By early May, the tide of the coronavirus pandemic had long overwhelmed a woefully underprepared Maharashtra. On 9 May, Maharashtra recorded 20,228 COVID-19 cases, with 12,864 in Mumbai alone. Even as the state’s healthcare system struggled to accommodate the rising number of the infected, at least two government hospitals and eight private hospitals in the city saw outbreaks of the novel coronavirus among its healthcare workers, due to which some had to be sealed. This brought the desperate need to provide safety gear for front line medical staff into public view. But as the state government failed to address these concerns, doctors and other healthcare workers in hospitals of Aurangabad and Mumbai staged protests against the absence of sufficient personal protective equipment and the substandard quality of the kits supplied.
The catastrophic shortage in PPE had been weeks in the making. The manufacturing has been slowed by vague guidelines issued by the central government and the absence of standardisation in their make, despite the excessively complicated requirements listed by multiple authorities. The state government saw its wing clipped by the central government overriding its decisions and its lack of willingness to recognise the immediacy required in the state hardest hit by the pandemic. I spoke to several PPE manufacturers, who discussed the gridlock of confusion in the government’s requirements and lack of clear estimations of the number and quality of PPE required.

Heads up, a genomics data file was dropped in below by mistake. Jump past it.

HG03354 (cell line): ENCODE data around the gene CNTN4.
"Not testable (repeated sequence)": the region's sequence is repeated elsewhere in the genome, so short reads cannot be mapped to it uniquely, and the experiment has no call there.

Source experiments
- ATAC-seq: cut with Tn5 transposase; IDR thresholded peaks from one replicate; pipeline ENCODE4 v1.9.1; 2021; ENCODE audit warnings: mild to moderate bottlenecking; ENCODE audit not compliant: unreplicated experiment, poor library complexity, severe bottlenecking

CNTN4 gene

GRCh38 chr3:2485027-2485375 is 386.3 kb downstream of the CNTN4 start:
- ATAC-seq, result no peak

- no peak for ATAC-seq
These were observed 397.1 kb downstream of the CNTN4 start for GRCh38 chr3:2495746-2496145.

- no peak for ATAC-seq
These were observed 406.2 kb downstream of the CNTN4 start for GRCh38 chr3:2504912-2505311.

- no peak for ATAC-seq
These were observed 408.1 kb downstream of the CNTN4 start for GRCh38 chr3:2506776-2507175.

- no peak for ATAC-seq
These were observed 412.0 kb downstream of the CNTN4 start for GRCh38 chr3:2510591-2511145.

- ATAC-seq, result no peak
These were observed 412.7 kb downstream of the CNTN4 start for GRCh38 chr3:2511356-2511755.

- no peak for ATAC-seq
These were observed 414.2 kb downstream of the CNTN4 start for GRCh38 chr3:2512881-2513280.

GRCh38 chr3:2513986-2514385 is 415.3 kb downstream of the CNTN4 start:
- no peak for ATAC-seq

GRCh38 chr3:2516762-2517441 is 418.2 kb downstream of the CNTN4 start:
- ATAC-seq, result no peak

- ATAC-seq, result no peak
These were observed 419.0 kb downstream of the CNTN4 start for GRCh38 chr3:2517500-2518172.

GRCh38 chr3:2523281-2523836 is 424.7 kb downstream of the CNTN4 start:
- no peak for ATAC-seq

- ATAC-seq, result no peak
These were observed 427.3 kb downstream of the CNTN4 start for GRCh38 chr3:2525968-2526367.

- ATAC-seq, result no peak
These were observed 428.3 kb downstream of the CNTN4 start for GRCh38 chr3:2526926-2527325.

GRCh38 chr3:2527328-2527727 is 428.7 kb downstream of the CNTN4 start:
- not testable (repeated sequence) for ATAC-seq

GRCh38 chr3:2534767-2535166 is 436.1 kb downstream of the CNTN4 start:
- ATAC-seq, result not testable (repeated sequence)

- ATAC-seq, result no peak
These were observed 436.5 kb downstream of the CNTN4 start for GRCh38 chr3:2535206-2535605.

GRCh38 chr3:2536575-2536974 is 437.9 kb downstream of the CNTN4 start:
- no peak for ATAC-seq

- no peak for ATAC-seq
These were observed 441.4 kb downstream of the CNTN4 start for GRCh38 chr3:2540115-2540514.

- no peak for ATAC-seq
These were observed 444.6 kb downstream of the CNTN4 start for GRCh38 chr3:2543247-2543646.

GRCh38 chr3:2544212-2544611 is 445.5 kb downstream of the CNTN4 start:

Rajesh Tope, the health minister of Maharashtra, had repeatedly expressed the need for the supply of PPE kits from the central government, since early April, when the state was still in the early stages of the contagion. On 7 April, in a public statement, the state government demanded 3.25 lakh PPE kits and nine lakh N95 masks from the central government. Ten days later, a frustrated Tope told the press, “We are getting supplies of medical essentials from the centre but it is not enough. For instance, we made a demand for 3.5 lakh PPE but received only 30,000.” Meanwhile, the state government itself has not been entirely transparent about its PPE requirements. On 5 April, Tope told the Indian Express that the state had “no dearth of equipment.” But in a video message circulated on 16 April, he said there was a shortfall of equipment in the state because it was not being delivered by the central government.